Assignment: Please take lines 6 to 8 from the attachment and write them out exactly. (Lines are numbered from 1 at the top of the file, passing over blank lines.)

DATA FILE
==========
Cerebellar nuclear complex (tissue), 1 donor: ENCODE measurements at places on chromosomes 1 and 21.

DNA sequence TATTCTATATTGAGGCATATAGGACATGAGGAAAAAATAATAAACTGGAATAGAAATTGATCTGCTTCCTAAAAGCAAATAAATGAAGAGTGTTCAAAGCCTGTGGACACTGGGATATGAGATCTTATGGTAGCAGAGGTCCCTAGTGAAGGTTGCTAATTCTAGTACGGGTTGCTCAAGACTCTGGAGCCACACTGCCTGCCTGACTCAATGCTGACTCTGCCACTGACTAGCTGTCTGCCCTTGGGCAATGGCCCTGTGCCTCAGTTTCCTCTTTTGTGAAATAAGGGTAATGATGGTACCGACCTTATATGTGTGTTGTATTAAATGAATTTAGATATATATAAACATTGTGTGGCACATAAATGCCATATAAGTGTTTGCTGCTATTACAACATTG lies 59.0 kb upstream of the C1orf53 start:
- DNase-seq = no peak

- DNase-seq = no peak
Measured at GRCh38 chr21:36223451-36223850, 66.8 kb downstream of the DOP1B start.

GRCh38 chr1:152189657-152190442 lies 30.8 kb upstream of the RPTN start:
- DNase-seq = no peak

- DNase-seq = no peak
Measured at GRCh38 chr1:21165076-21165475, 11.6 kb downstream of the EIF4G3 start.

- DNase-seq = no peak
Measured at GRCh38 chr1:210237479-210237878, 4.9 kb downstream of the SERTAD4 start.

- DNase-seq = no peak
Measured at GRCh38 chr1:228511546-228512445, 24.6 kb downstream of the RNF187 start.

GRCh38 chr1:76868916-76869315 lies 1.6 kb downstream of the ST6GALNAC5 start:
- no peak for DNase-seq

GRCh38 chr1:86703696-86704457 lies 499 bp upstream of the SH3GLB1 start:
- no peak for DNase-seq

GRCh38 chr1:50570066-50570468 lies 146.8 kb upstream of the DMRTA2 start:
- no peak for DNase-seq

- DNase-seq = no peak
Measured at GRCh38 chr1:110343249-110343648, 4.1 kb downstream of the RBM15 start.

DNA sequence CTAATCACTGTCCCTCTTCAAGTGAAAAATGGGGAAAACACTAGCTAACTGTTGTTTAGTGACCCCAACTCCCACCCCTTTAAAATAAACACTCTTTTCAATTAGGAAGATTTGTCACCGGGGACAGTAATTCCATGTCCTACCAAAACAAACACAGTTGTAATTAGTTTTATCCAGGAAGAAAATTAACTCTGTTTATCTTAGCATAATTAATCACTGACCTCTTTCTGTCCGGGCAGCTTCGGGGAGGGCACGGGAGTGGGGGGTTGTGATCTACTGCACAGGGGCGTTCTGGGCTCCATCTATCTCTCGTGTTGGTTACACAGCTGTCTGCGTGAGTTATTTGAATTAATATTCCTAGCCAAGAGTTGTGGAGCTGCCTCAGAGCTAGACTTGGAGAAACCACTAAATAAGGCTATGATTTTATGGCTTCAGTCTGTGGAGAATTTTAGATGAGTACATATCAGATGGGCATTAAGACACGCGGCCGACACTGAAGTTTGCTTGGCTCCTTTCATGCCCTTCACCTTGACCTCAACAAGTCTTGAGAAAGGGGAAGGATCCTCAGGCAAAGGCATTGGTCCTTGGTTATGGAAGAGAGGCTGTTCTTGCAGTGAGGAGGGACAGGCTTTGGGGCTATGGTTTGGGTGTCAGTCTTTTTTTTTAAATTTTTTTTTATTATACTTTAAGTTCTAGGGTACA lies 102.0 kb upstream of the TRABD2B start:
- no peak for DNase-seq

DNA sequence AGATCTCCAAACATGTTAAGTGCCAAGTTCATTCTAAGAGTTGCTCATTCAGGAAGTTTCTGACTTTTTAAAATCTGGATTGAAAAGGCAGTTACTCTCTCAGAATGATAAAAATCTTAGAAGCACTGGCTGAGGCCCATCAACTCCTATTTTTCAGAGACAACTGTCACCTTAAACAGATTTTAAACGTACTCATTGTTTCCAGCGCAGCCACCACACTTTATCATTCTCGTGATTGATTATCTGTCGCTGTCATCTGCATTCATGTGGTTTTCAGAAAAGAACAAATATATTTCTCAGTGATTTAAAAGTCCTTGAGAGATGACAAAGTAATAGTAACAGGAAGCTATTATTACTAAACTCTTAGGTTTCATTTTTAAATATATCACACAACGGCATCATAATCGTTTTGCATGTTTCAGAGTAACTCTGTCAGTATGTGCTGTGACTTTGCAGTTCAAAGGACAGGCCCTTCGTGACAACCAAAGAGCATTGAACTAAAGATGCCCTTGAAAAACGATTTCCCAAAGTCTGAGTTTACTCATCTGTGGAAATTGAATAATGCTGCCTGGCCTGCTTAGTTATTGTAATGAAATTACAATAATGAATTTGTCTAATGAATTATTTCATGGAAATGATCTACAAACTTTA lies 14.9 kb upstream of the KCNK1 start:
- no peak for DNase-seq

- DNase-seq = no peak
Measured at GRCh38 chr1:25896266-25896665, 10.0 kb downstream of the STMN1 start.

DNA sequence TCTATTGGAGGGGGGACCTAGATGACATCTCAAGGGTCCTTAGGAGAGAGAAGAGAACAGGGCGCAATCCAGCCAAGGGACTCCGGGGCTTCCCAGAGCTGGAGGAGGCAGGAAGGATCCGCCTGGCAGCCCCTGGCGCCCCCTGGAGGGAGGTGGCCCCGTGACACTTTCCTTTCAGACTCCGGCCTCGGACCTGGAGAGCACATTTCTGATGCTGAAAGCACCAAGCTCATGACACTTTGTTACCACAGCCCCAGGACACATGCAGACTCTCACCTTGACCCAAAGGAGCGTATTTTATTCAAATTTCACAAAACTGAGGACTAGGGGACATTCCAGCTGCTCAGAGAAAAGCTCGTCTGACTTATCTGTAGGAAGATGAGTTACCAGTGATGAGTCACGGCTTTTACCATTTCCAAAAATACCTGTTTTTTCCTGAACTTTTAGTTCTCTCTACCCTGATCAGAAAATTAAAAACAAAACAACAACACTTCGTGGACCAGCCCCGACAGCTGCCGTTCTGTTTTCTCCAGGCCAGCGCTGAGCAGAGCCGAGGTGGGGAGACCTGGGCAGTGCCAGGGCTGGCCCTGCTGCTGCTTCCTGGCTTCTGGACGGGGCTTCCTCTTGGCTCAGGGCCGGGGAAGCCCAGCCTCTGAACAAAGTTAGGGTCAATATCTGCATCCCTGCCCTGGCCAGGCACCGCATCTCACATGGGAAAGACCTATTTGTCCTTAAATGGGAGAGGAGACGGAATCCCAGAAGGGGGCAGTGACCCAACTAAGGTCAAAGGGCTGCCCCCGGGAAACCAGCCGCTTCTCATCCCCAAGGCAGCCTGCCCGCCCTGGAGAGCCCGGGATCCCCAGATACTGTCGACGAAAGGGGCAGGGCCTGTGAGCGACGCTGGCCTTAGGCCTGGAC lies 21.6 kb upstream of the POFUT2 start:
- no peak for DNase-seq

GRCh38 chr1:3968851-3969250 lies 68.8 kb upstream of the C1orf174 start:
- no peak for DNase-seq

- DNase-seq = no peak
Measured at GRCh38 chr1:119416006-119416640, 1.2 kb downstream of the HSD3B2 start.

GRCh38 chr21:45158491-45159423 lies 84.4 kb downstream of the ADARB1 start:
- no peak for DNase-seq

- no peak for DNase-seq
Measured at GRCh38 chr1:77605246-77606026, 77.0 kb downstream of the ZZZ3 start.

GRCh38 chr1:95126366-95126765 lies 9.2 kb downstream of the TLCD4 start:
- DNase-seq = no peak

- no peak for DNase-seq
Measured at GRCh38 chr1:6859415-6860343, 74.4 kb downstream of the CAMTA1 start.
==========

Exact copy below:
GRCh38 chr1:152189657-152190442 lies 30.8 kb upstream of the RPTN start:
- DNase-seq = no peak

- DNase-seq = no peak